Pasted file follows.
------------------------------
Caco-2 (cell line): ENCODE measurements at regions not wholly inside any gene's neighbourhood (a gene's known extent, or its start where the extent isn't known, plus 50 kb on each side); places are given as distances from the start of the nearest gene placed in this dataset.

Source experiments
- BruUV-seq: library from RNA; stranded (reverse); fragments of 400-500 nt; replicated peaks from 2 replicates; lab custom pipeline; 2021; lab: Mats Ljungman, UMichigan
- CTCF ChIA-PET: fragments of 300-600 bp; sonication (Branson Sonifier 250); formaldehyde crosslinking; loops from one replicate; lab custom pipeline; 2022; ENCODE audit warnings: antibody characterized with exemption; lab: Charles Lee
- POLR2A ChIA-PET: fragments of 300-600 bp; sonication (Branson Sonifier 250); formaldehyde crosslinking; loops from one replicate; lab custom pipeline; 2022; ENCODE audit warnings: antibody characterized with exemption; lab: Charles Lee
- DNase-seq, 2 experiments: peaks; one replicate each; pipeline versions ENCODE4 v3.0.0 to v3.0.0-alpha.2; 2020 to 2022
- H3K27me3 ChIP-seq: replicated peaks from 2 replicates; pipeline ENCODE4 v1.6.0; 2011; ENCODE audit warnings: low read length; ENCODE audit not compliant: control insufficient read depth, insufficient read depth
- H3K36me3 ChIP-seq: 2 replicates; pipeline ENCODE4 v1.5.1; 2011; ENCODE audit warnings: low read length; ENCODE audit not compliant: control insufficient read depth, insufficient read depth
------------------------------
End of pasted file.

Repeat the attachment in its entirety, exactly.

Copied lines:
Caco-2 (cell line): ENCODE measurements at regions not wholly inside any gene's neighbourhood (a gene's known extent, or its start where the extent isn't known, plus 50 kb on each side); places are given as distances from the start of the nearest gene placed in this dataset.

Source experiments
- BruUV-seq: library from RNA; stranded (reverse); fragments of 400-500 nt; replicated peaks from 2 replicates; lab custom pipeline; 2021; lab: Mats Ljungman, UMichigan
- CTCF ChIA-PET: fragments of 300-600 bp; sonication (Branson Sonifier 250); formaldehyde crosslinking; loops from one replicate; lab custom pipeline; 2022; ENCODE audit warnings: antibody characterized with exemption; lab: Charles Lee
- POLR2A ChIA-PET: fragments of 300-600 bp; sonication (Branson Sonifier 250); formaldehyde crosslinking; loops from one replicate; lab custom pipeline; 2022; ENCODE audit warnings: antibody characterized with exemption; lab: Charles Lee
- DNase-seq, 2 experiments: peaks; one replicate each; pipeline versions ENCODE4 v3.0.0 to v3.0.0-alpha.2; 2020 to 2022
- H3K27me3 ChIP-seq: replicated peaks from 2 replicates; pipeline ENCODE4 v1.6.0; 2011; ENCODE audit warnings: low read length; ENCODE audit not compliant: control insufficient read depth, insufficient read depth
- H3K36me3 ChIP-seq: 2 replicates; pipeline ENCODE4 v1.5.1; 2011; ENCODE audit warnings: low read length; ENCODE audit not compliant: control insufficient read depth, insufficient read depth